Overhead Door Company of Wilmington™  Serving:

Wilmington, NC Southport, NCHampstead, NCSunset Beach, NCLeland, NC

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If you even suspect you may not be able to make the repairs yourself, contact a professional. As the largest moving part of your home, garage doors can pose a serious safety hazard - especially when they are malfunctioning.

Sealing Your Garage Door: What You Can Do

Garage doors are a critical entry point in many homes, often overlooked in terms of energy efficiency and insulation. Proper sealing of your garage door is crucial not only for protecting your home from harsh weather conditions but also for enhancing its overall energy efficiency.

Studies indicate that an unsealed garage door can lead to significant energy waste. For instance, the Environmental Protection Agency (EPA) suggests that homeowners can save an average of 15% on their heating and cooling costs by adding insulation and sealing leaks, including those around garage doors (EPA, 2021). Additionally, research conducted by the Department of Energy (DOE) highlights that gaps and leaks in a home’s envelope — which includes doors, windows, and the garage door — can lead to a substantial increase in energy consumption, sometimes by as much as 30% in extreme cases (DOE, 2020).

In this article, we delve into practical steps homeowners can take to effectively seal their garage doors, thereby improving their home’s insulation, reducing energy costs, and contributing to a more sustainable environment.

 

Understanding Garage Door Seals

Before we dive into the methods to make your garage door seal, it’s important to understand what garage door seals are and why they are important. Garage door seals are materials used to close the gaps between the garage door and the garage floor. They prevent cold air, rain, and dust from entering your garage. They also keep insects and small animals from sneaking in. A good seal will keep your garage dry, clean, and comfortable.

 

Signs of a Poorly Sealed Garage Door

Identifying if your garage door needs sealing is crucial. Here are some signs of a poorly sealed garage door:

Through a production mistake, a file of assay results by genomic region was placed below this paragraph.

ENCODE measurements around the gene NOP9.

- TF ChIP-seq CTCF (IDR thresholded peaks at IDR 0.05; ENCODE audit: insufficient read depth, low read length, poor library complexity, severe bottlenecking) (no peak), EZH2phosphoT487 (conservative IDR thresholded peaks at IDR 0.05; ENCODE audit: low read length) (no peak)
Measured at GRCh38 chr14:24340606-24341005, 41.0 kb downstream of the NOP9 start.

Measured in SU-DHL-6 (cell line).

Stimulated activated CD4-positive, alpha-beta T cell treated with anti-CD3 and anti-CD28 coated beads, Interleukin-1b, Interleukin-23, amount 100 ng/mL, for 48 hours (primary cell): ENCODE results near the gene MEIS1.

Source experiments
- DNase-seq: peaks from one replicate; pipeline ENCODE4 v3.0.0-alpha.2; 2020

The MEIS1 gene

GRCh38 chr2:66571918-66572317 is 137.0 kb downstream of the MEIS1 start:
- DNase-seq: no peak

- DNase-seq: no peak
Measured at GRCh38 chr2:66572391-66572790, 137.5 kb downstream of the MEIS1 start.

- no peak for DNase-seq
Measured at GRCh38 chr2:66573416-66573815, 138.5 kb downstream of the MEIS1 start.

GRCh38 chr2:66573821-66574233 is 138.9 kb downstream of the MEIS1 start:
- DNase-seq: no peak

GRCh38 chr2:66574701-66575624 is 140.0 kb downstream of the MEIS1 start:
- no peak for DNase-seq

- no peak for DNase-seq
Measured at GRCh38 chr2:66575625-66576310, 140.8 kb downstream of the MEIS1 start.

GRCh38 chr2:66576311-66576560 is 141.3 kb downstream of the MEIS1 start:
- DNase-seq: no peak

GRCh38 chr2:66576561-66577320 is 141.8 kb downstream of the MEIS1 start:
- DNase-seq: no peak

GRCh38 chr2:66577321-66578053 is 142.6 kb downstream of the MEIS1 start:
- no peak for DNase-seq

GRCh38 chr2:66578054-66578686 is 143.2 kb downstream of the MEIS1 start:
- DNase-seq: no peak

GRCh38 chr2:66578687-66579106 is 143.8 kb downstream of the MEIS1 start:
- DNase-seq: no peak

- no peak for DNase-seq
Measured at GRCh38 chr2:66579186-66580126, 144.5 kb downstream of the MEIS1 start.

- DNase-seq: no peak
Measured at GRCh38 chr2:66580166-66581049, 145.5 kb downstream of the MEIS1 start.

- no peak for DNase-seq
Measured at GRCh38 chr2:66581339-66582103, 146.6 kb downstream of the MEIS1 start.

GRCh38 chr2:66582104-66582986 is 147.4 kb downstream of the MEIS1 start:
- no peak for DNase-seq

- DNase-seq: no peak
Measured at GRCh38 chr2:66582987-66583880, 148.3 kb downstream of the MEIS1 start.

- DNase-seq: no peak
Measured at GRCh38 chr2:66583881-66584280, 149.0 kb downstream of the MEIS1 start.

1. Drafts

Drafts are a common and noticeable sign that your garage door may not be adequately sealed. When you feel a stream of cold air entering your garage, especially around the edges of the garage door, this indicates that the seal might be compromised. Drafts occur when there’s a gap or a weak point in the seal around your garage door, allowing outside air to infiltrate your garage space. This not only makes your garage uncomfortable but also affects the overall energy efficiency of your home.

The presence of drafts can lead to several issues:

  • Increased Energy Costs: Inefficient insulation due to drafts can cause your heating system to work harder to maintain warm temperatures in your home during the colder months. This results in higher energy consumption and, consequently, increased utility bills.

  • Uneven Temperatures: You might notice that certain areas of your home are colder than others, especially rooms adjacent to or above the garage. This inconsistency in temperature can be directly linked to the cold air entering through the gaps in your garage door.

  • Increased Wear on HVAC Systems: As drafts force your heating and cooling systems to work harder to compensate for the loss of warm or cool air, this can lead to more frequent maintenance issues and shorten the lifespan of your HVAC system.